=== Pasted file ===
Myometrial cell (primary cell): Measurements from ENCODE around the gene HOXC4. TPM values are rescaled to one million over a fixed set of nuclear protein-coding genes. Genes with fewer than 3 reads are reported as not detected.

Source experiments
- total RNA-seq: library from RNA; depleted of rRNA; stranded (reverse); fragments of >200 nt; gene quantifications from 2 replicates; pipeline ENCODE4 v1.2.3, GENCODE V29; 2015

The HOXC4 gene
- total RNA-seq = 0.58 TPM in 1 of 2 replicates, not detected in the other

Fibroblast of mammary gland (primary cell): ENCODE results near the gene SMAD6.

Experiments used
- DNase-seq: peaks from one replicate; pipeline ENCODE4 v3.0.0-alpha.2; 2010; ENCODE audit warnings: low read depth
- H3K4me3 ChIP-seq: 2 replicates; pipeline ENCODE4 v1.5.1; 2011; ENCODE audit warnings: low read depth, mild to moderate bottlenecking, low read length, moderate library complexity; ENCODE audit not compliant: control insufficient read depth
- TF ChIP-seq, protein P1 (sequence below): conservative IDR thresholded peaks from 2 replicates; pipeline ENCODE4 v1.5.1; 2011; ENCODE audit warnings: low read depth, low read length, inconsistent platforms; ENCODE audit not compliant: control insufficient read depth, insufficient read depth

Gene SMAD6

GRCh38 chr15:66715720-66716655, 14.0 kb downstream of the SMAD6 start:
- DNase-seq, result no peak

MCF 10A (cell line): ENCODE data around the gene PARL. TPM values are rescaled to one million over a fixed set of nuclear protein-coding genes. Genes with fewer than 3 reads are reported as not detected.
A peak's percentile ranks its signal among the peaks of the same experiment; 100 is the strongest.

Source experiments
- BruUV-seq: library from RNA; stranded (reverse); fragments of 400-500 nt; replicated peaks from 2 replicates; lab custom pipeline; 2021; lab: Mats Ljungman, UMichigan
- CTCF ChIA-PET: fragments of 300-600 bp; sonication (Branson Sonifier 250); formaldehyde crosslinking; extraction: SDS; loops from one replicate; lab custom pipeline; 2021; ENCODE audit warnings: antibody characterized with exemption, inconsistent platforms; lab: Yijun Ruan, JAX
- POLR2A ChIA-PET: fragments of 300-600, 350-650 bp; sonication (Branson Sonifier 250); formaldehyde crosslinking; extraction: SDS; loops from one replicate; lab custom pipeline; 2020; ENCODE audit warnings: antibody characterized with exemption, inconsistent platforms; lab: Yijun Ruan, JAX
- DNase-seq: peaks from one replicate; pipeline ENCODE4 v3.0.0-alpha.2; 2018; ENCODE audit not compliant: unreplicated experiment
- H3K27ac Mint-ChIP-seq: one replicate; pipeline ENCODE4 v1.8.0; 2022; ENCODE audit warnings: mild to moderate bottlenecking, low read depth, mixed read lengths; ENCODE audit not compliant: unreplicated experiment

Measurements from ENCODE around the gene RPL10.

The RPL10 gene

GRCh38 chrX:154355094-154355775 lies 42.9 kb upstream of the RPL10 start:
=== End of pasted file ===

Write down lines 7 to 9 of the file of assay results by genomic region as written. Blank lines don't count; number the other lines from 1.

Experiments used
- DNase-seq: peaks from one replicate; pipeline ENCODE4 v3.0.0-alpha.2; 2010; ENCODE audit warnings: low read depth
- H3K4me3 ChIP-seq: 2 replicates; pipeline ENCODE4 v1.5.1; 2011; ENCODE audit warnings: low read depth, mild to moderate bottlenecking, low read length, moderate library complexity; ENCODE audit not compliant: control insufficient read depth